Kansas City Chiefs' draft class fits like a glove and that's what makes it so exciting

Each player addresses an area of need that the Chiefs have, while also fitting in to the system that is already there.
28. Xavier Worthy, WR, Kansas City Chiefs
28. Xavier Worthy, WR, Kansas City Chiefs / Sara Diggins / USA TODAY NETWORK

The 2024 NFL draft is officially in the books.

Overall, 257 names were called across three nights in Detroit, with seven players—Xavier Worthy (WR), Kingsley Suamataia (OT), Jared Wiley (TE), Jaden Hicks (DB), Hunter Nourzad (OL), Kamal Hadden (DB) and C.J Hanson (OL)—becoming the latest members of the Kansas City Chiefs.

Now, I won't profess to be a draft analyst or college football expert, but having watched the draft unfold and after watching each of Kansas City’s selections, I’ve got my own assessment of the group that the Chiefs put together.

Every single card turned in by the Kansas City Chiefs made sense, which could be said for several NFL teams during the draft.

Simply put, I love this draft class. Why? Because it was smart. Every single draft card turned in by the Chiefs made sense, which is more than can said for selections made by Atlanta and Denver, in particular.

The Chiefs were able to address almost all their needs—a dynamic target at wide receiver, offensive line help and replacement pieces in the secondary.

Crucially, they found value with each pick as well. The Chiefs traded up twice but paid moderate prices to do so. They didn’t overreach or overpay, again, a statement not every NFL team can champion.

However, the thing that I like most about each of the players is the way they fit within the roster. The picks not only fill holes in the roster, they complement it. Talent and skill is one thing, but having the right player in the right system at the right time can be just as important.

Xavier Worthy is a prime example. A speedster, he ran the fastest 40-yard dash ever recorded at the NFL Combine, bringing an obvious weapon to Kansas City. But he also fits perfectly into Kansas City’s wide receiver group as a whole. Paired with Hollywood Brown—another lightning quick wide out—the Chiefs possess the ability to blow the top off just about any defense in the NFL.

If teams combat that with a two-high look, that leaves room underneath for Rashee Rice to exploit, as well as space and potential one-on-one match-ups for Travis Kelce to feast on. Throw in Andy Reid’s fondness for screens and jet motions, plus the new kick-off rules, and it’s easy to see how Worthy fits perfectly into Kansas City’s system. He is also a ready-made replacement and upgrade for both Mecole Hardman and Kadarius Toney, too.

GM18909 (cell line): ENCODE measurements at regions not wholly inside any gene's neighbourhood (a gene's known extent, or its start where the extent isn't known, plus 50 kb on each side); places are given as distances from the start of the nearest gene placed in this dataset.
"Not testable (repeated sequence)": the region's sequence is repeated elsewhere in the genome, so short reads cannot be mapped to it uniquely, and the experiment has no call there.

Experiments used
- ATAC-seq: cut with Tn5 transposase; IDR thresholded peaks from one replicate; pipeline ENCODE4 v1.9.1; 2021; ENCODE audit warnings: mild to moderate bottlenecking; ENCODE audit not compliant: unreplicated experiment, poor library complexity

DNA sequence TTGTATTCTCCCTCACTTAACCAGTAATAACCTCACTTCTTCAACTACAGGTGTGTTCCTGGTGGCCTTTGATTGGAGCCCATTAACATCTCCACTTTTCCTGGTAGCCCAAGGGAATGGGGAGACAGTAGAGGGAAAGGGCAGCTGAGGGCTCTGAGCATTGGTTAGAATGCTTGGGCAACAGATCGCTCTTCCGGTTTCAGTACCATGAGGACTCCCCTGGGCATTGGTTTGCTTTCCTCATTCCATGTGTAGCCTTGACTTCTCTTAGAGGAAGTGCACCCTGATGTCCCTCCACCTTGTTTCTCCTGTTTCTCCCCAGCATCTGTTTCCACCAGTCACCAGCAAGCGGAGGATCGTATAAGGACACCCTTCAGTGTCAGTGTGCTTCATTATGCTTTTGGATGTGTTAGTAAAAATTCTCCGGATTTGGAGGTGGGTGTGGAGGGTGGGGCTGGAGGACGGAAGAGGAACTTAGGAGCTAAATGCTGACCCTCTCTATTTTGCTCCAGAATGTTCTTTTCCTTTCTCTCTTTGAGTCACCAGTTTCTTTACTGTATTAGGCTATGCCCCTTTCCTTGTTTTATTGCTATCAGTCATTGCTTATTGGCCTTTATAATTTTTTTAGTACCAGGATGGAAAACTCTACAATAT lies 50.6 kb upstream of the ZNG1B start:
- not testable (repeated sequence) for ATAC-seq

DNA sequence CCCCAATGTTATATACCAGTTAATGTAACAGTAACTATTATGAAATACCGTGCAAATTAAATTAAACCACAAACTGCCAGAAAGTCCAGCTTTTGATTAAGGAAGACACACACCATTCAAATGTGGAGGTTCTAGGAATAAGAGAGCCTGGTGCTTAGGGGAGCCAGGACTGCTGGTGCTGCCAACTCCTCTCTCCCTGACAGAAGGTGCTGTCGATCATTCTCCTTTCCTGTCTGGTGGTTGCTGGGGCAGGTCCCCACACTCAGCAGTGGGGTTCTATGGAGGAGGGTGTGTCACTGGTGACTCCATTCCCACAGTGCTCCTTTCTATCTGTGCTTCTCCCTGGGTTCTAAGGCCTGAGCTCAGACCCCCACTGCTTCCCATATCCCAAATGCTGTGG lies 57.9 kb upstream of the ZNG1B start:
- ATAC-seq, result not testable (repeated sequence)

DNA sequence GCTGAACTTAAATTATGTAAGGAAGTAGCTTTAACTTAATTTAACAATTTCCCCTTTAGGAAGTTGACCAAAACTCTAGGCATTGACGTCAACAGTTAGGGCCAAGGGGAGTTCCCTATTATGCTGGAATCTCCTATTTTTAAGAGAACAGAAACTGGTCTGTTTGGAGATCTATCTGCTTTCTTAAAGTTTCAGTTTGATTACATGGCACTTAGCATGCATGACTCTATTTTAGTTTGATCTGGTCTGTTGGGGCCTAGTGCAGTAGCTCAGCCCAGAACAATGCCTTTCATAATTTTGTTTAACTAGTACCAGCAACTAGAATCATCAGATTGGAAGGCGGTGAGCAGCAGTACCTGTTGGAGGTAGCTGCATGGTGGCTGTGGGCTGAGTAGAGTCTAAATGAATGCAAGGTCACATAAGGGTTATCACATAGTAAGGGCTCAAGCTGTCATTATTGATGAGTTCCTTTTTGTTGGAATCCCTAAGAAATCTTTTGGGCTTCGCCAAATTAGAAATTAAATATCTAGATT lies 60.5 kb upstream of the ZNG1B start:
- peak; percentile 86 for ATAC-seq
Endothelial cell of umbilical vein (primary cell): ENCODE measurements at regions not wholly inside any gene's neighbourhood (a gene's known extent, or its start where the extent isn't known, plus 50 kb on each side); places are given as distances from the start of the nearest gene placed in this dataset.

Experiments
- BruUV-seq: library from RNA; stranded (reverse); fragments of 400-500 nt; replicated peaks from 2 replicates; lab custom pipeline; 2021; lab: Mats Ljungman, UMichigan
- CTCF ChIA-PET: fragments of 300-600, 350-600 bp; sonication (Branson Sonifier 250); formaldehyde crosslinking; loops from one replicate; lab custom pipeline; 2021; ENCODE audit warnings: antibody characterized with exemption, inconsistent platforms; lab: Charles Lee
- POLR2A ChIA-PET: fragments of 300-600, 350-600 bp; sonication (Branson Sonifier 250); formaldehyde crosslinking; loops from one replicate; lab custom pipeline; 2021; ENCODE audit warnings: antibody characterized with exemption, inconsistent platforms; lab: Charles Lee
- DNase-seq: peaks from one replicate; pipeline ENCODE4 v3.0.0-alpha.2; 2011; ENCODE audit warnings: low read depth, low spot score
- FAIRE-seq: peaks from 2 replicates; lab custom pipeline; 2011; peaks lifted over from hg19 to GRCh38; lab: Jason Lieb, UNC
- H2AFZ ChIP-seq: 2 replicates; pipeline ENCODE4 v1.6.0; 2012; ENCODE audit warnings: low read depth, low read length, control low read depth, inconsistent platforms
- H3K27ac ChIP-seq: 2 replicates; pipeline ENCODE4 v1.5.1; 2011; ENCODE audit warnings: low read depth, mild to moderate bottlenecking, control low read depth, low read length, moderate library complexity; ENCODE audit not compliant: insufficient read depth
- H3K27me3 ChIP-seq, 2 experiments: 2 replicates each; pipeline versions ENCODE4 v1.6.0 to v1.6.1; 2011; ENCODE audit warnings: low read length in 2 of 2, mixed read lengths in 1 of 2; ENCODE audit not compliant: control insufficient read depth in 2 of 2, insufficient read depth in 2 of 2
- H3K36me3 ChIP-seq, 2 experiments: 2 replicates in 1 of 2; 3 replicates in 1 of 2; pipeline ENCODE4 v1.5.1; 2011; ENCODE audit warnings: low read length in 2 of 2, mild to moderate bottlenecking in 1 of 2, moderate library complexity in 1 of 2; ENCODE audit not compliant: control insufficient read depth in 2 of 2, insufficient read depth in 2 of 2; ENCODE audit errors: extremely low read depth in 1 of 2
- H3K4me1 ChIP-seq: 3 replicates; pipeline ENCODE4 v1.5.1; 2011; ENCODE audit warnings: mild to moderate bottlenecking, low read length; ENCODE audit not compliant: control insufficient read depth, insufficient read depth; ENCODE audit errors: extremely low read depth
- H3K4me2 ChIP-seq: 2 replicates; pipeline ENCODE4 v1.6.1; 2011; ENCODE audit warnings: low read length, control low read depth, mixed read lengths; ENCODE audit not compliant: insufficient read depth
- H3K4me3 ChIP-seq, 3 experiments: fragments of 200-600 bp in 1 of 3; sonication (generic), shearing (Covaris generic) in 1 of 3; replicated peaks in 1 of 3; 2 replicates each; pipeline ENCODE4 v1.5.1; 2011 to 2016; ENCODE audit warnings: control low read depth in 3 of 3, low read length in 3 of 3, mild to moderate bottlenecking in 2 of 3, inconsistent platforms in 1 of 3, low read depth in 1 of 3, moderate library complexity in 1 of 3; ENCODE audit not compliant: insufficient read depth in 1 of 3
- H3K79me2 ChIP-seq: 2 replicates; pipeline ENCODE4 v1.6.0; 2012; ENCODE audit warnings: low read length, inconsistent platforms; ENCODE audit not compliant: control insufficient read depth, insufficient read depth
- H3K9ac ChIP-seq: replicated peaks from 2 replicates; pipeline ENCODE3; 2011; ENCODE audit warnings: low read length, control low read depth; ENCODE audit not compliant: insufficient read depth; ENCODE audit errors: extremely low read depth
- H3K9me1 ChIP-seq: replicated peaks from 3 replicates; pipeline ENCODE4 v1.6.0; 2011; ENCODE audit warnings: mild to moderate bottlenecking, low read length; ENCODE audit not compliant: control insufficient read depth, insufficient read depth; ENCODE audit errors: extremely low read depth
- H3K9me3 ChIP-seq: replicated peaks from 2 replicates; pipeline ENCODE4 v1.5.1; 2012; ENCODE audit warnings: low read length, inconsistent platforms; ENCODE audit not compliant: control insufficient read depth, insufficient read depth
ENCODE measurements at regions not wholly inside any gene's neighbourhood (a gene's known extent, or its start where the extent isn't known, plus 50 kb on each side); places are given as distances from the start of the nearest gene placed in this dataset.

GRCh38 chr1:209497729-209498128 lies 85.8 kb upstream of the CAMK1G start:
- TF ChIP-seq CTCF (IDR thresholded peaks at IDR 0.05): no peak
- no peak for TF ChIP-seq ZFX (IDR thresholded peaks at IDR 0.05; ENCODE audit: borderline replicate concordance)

The same can be said for Kingsley Suamataia, a talented offensive tackle and supreme athlete that slipped into the second round.

His technical skills may need refinement, but his athleticism ranks among the top of all offensive line prospects, and he will be able to slot into an elite line next to the likes of Joe Thuney, Creed Humphrey, and Trey Smith.

The fits don’t stop there. TCU tight end Wiley has an eerily similar playing style and skill set to Travis Kelce, and he will now have the opportunity to learn from the great man himself in an elite offense with no immediate pressure to succeed.

Jaden Hicks and Kamal Hadden add depth to the secondary and could help fill the shoes left by L'Jarius Sneed. Hunter Nourzad has played at center, right tackle, and left guard in college, providing flexibility along the line and a potential succession option if the Chiefs can’t agree to an extension with center Creed Humphrey.

Seventh-round choice C.J Hanson is credited with an even higher Relative Athletic Score than his new teammate Suamataia.

All in all, every pick the Chiefs made in Detroit just makes so much sense.

There were no bombshells, like Atlanta's bemusing decision to take Michael Penix Jr with the eighth overall pick. No head-scratchers like Denver panic drafting Bo Nix way higher than his value is worth. And no missed opportunities, like Las Vegas’s inability to come away with a quarterback whatsoever.

I don’t know how each of Kansas City’s picks will play out. To be frank, nobody does. Some will go on to become serviceable players in the NFL, while others won’t. Maybe one or even two will go on to become stars.

But whether the players become hits or misses, the process behind their selection is smart, logical, and well-calculated. Each player addresses an area of need that the Chiefs have, while also fitting in to the system that is already there.

And in the end, Patrick Mahomes seemed thrilled with the draft class as well, and that is good enough for me.